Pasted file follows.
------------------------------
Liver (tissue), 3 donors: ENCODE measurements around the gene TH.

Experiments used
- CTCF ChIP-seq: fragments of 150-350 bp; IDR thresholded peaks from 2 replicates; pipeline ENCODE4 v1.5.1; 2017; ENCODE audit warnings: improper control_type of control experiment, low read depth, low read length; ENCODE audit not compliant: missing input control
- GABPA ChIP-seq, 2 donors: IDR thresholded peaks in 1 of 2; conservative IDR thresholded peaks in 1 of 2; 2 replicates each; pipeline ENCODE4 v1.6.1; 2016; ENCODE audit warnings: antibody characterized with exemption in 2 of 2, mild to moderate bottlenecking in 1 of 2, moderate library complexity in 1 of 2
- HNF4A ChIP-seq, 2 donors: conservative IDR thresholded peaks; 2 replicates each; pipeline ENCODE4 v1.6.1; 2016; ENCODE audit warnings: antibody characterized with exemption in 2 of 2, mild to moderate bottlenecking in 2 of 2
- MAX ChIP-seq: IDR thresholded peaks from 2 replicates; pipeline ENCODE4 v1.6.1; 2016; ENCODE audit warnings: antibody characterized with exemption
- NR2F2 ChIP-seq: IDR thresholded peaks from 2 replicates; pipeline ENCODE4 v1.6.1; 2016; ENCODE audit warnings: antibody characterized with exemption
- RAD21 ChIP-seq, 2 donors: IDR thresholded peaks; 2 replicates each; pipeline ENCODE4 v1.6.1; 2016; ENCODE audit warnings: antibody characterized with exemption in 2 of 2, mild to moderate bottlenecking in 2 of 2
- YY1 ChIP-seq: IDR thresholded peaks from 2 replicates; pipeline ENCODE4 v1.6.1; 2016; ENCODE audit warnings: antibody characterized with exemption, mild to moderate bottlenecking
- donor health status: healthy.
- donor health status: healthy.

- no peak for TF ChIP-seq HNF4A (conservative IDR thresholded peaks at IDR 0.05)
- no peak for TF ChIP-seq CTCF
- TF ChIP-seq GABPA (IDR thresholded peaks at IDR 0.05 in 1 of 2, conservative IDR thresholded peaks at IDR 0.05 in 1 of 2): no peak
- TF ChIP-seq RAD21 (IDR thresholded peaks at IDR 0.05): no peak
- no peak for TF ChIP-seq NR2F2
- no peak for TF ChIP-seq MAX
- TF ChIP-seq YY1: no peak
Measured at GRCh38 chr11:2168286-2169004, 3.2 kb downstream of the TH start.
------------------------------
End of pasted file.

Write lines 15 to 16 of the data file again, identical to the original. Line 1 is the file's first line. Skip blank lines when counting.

- TF ChIP-seq RAD21 (IDR thresholded peaks at IDR 0.05): no peak
- no peak for TF ChIP-seq NR2F2